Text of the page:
February 17, 2012

The Nanny Files: The Computer Crazies

Besides actor, singer, performer, dancer, wife, DIYer, one of the many hats I wear in life is nanny.

No, not that kind of nanny. More of the jeans and t-shirt wearing-homework helping-housework doing-laundry collecting-dinner cooking-rule enforcing-football playing-Barbie dressing-Lego building-grounding if needing-parental stand in kind. I don't know about you, but I don't remember any pigskin being tossed around by the stiletto teetering Ms. Fine (then again, I don't recall any of those kids exactly being the physical type...).

The long and the short of it is I love it. Although not a parent yet myself, I love kids. It's kind of amazing what they are capable of, whether it be academically or just things that come out of an afternoon of playing house. In the past few years I've been fortunate enough to work closely with kids and just can't get enough. There's nothing quite like the laughs and smiles being around kids can cause.

However, as the parents out there do know, all too well, sometimes the lows in a day can outnumber the highs and there are more sneers and screams than smiles. As a nanny, those lows can be pretty tricky waters to navigate through.

The hardest part about being in my position is I'm not the parent, and although sometimes I wish I could convince the kids otherwise, I can't. Yes, they've had nannies in the past, so I'm nothing new, but sometimes it seems like the concept is. Their parents (who, btw, are awesome), have reiterated many times that when I'm there I am acting for them, and therefore, should be treated as if I'm one of them. My goodness I hope they don't treat them the way they have me at times. One of the trickier things is when you have the parent and me involved in the same situation and one of the kids, well, let's just say, isn't necessarily putting their best foot forward.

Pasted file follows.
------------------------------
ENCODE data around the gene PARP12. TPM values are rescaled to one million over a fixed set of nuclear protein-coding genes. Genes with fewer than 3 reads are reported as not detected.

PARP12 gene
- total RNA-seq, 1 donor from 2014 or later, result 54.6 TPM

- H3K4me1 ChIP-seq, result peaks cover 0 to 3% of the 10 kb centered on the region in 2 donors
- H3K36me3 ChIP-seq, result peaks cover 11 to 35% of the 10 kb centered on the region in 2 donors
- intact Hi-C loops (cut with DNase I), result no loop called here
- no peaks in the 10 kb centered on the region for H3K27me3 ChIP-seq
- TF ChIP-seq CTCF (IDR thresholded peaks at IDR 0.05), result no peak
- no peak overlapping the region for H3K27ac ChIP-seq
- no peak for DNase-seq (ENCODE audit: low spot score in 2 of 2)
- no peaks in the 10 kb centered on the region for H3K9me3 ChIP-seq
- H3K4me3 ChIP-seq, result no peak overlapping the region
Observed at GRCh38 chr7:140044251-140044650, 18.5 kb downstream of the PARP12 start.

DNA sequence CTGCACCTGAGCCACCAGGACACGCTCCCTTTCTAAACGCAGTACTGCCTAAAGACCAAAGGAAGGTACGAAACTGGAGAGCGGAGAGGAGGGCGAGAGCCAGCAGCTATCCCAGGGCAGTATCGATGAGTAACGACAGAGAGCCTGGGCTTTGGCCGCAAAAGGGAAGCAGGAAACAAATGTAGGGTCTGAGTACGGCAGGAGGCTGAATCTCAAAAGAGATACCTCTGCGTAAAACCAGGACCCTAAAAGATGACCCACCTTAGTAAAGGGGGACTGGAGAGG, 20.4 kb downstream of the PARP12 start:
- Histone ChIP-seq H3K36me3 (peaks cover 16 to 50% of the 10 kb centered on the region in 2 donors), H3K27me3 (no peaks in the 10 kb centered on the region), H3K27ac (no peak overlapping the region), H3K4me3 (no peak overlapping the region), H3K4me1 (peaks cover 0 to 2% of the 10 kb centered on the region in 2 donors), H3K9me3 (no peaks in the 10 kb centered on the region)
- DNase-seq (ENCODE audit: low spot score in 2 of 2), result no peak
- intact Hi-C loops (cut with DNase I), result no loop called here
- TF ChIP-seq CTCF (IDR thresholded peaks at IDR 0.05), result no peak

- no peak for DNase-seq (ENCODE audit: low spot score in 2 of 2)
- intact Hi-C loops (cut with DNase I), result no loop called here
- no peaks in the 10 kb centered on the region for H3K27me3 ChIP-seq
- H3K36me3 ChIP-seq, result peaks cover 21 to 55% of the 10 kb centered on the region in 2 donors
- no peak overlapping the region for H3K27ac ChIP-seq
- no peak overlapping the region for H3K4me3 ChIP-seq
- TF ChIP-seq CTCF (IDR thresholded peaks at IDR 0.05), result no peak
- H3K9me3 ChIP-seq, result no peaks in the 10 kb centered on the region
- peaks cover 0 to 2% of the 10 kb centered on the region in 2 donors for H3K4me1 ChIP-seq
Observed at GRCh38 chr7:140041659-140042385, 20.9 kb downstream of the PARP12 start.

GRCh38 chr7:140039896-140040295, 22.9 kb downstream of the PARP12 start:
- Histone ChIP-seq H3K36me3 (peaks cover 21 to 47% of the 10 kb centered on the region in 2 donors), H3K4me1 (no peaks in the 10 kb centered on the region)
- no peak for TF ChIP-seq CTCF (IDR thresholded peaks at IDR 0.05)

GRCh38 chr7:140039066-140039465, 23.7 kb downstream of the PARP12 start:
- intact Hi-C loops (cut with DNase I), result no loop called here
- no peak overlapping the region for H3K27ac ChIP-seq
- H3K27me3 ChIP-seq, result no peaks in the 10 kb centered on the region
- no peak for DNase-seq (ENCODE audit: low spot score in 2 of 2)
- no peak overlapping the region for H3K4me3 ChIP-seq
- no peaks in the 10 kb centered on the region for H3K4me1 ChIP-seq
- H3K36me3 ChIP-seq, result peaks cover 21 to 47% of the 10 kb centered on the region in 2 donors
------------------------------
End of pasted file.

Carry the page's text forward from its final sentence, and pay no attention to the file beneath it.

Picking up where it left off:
Today is actually a great example of such a time. I like to call what happened today the Computer Crazies. Now, this strange phenomenon is not strictly limited to computers, but is easily applied to any device with a screen. Computers, televisions, iPods/Pads, Gameboys (which apparently are old school... who knew?), etc., can cause a bad case of the crazies.

To protect the innocent (and at times, not so innocent) I'll just refer to them as G(girl), B(boy), Mom and Dad. Now that we have that all cleared up, on with the story.

G and I were playing on a website her teacher had told the kids about and were having a great time. As someone who is a huge advocate for edu-tainment, I couldn't get over how great it was that the site perfectly integrated the curriculum into the games. While we were playing, Mom came into the room to see what we were up to and to ask G if she wanted to order anything for dinner (it was a night off for cooking for me, yay!). Instead of responding with even something as simple as yes or no, G continued with the game. Mom repeated the question, but still received no response. After the second request I chimed in with "G, your mom just asked you a question," to which the response was something along the lines of a whiny "yeah yeah."

That was when the crazies began to creep out. I said again, more firmly that her mom asked her a question and she should answer her. Once again (not surprisingly) I was ignored as G kept her eyes glued to the screen and her hand firmly on the mouse. Seriously?!?! I thought. What kid does that? My mom certainly wouldn't have allowed that to happen, let alone TWICE.